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East and Central African Journal of Surgery
Association of Surgeons of East Africa and College of Surgeons of East Central and Southern Africa
ISSN: 1024-297X
EISSN: 2073-9990
Vol. 17, No. 2, 2012, pp. 28-37
Bioline Code: js12032
Full paper language: English
Document type: Research Article
Document available free of charge

East and Central African Journal of Surgery, Vol. 17, No. 2, 2012, pp. 28-37

 en Community-acquired soft-tissue pyogenic abscesses in Mulago hospital, Kampala: Bacteria isolated and antibiotic sensitivity
Ongom, P.A.; Obuku, E.A. & Achan, B.


Background: Clinical practice, for a long time, has dwelt on study and management of pyogenic abscesses without distinction between nosocomial and community-acquired types. This study aimed at identifying the bacteria isolated from community-acquired acute subcutaneous and soft tissue pyogenic abscesses. It also determined their sensitivity to a wide range of antibiotics.
Methods: The cross-sectional study was conducted in Mulago hospital, between August and December, 2011. Consecutive, convenient sampling was used to attain a sample size of 130 subjects, with all age groups eligible. They were treated for the abscesses by incision and drainage. The pus was subjected to bacterial culturing and drug sensitivity testing. Data was analysed using STATA version 11.2.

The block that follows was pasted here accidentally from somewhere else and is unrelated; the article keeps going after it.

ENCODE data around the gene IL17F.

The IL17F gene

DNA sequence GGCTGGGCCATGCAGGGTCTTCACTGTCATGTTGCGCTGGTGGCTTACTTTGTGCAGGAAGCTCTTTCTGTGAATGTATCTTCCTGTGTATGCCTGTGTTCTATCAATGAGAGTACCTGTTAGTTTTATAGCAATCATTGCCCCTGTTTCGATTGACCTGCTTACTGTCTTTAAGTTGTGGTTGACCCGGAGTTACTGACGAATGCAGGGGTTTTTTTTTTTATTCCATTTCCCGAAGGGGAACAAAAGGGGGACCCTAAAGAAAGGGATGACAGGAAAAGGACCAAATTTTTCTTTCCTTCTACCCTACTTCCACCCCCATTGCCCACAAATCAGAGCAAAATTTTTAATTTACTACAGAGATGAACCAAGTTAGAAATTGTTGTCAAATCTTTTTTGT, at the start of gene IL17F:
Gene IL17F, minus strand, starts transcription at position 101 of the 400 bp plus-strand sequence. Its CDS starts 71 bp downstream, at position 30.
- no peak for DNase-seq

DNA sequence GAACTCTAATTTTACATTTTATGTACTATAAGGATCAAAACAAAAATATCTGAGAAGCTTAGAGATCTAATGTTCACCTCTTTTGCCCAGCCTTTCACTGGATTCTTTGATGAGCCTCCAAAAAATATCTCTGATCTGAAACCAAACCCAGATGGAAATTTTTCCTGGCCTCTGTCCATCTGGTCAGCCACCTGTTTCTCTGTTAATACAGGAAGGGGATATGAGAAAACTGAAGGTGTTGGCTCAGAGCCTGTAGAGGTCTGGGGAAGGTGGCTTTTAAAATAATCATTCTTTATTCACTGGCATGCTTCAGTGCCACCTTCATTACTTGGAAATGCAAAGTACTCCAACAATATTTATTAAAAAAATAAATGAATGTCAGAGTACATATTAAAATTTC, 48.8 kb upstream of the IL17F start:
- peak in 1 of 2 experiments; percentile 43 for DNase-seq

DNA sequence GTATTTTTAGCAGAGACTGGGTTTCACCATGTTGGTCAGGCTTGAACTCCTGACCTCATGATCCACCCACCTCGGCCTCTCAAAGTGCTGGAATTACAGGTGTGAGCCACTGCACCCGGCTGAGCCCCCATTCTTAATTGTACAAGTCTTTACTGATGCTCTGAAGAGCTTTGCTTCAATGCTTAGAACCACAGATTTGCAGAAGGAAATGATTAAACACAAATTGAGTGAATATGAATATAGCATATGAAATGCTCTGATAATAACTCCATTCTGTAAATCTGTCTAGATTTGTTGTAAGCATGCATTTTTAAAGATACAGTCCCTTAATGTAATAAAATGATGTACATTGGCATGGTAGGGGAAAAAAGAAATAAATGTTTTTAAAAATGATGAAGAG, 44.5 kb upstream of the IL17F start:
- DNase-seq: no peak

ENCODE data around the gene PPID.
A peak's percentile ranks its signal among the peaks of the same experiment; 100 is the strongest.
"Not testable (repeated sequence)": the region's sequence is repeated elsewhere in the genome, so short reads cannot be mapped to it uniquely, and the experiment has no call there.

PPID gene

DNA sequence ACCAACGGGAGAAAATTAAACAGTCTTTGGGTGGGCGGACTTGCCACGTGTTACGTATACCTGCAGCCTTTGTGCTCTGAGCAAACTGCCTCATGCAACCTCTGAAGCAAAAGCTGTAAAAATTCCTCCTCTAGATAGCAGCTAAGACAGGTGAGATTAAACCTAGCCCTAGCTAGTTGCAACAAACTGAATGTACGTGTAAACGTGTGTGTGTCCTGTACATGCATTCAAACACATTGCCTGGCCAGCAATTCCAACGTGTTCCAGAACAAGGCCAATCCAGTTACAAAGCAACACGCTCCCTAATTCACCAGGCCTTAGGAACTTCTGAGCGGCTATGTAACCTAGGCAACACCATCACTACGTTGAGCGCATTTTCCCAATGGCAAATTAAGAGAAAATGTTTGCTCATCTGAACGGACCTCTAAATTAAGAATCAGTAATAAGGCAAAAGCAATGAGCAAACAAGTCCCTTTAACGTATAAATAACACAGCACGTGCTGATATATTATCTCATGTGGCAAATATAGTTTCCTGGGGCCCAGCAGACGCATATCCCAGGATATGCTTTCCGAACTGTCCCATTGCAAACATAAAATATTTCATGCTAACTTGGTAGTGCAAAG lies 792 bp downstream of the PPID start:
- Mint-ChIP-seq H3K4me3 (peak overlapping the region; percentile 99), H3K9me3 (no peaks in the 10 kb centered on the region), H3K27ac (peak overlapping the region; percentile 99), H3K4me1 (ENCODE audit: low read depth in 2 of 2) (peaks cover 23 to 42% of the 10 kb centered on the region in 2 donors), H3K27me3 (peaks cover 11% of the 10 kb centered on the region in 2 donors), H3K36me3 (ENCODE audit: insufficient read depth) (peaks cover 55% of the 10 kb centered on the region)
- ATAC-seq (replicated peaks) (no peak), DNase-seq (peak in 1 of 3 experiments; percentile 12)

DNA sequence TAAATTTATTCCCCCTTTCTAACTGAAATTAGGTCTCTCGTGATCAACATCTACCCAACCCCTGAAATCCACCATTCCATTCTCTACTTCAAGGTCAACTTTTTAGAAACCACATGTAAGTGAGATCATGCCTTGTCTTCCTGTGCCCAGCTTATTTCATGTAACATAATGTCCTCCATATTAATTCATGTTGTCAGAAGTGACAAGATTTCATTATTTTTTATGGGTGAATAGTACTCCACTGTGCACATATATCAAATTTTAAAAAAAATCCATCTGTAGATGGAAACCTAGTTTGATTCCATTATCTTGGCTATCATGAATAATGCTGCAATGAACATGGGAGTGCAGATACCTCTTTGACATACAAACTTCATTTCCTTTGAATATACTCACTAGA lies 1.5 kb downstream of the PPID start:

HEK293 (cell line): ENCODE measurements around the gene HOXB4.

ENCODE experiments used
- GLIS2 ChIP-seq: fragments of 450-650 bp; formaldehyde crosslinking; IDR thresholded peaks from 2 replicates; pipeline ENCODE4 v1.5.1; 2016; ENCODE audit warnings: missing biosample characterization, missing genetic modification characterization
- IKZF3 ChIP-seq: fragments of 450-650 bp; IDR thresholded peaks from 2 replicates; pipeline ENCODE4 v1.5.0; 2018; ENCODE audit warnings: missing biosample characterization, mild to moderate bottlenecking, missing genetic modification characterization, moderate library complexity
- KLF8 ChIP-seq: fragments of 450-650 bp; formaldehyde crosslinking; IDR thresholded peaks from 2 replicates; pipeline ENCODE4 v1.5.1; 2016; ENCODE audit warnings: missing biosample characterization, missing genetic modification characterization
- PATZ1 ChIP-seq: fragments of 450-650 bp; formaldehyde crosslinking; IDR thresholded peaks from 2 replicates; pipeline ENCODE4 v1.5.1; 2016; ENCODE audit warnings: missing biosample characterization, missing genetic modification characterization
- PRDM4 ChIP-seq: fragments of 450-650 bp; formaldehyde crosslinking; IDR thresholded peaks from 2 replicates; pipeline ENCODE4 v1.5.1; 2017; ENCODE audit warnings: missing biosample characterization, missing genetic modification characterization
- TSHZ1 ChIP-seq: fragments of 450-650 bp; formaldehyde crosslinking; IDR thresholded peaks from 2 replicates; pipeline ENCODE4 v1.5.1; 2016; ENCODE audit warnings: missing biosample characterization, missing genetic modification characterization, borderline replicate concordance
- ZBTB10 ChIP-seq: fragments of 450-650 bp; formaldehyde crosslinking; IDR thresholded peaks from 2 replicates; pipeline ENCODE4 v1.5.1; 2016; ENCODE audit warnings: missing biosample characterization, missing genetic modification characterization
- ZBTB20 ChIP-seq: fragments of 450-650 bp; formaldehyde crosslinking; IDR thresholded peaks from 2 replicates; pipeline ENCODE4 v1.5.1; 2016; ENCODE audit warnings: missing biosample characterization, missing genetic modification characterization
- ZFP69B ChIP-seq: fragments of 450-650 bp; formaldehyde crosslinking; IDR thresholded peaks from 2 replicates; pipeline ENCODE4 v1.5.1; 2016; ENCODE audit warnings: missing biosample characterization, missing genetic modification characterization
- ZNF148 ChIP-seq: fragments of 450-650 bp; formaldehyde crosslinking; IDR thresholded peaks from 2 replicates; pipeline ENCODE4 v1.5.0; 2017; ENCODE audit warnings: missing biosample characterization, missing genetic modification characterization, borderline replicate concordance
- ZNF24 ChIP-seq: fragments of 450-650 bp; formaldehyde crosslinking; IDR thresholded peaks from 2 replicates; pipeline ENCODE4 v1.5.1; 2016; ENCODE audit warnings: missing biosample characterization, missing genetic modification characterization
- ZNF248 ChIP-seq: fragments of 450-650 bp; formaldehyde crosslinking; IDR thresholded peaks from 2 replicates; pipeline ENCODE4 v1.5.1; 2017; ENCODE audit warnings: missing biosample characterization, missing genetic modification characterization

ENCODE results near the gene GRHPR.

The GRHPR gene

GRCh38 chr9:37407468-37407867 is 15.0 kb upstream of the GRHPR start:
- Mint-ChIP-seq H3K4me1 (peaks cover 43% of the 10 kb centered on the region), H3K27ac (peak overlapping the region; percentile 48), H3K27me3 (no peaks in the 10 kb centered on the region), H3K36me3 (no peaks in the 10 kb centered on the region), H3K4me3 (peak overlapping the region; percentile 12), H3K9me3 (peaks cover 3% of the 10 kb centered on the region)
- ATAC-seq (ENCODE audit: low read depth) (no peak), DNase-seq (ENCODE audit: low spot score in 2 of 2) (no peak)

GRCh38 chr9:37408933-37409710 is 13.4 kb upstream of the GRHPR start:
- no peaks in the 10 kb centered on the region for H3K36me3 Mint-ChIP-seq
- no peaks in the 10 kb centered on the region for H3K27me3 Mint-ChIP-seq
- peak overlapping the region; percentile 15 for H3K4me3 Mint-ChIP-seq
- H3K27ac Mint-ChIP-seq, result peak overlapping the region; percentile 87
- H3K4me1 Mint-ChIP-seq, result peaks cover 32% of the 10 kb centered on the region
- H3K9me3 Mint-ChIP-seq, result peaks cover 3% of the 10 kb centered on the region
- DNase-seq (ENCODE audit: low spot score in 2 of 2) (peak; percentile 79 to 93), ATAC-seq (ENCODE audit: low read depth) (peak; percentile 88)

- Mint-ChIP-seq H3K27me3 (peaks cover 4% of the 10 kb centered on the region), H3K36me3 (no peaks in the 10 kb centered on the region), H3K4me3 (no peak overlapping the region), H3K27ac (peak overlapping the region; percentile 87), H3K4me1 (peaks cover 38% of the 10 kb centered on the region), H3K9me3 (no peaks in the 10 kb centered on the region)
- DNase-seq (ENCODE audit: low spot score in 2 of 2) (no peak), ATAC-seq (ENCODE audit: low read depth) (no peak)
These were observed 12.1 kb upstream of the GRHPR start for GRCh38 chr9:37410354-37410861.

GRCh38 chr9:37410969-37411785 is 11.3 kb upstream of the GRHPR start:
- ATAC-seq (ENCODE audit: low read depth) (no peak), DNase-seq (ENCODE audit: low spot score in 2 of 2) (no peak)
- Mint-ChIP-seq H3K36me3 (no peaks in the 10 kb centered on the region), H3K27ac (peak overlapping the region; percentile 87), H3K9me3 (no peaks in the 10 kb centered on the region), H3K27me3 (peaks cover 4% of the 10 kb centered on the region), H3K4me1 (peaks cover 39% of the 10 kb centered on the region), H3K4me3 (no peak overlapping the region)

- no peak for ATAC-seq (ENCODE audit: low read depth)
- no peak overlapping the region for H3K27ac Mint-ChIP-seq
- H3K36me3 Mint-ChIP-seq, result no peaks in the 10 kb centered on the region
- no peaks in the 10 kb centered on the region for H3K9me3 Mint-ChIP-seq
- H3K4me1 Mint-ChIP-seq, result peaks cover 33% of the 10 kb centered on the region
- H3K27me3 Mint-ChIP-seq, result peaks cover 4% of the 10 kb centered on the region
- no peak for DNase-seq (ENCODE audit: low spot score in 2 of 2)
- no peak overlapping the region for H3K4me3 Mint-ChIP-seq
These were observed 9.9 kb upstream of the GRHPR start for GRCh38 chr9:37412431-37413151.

Results: The median age was 21.6 years; with females constituting 43.9%, and 10.8% were HIV positive persons. The predominant organism isolated was Staphylococcus aureus (53.9%), followed by coliform organisms (14-1%). Mixed infections, mostly with Staphylococcus aureus, constituted 8.6%. Staphylococcus aureus was most susceptible to ciprofloxacin and showed greatest resistance to chloramphenicol. Coliform organisms were most susceptible amikacin and showed greatest resistance to augmentin.
Conclusions: The predominant bacterium isolated from these pyogenic abscesses is Staphylococcus aureus. It is most susceptible to ciprofloxacin and resistant to chloramphenicol. There is benefit in conducting a larger study with more antibiotic sensitivity tests and specific bacterial type identification. Recommendations can then be made for appropriate antibiotic policies.

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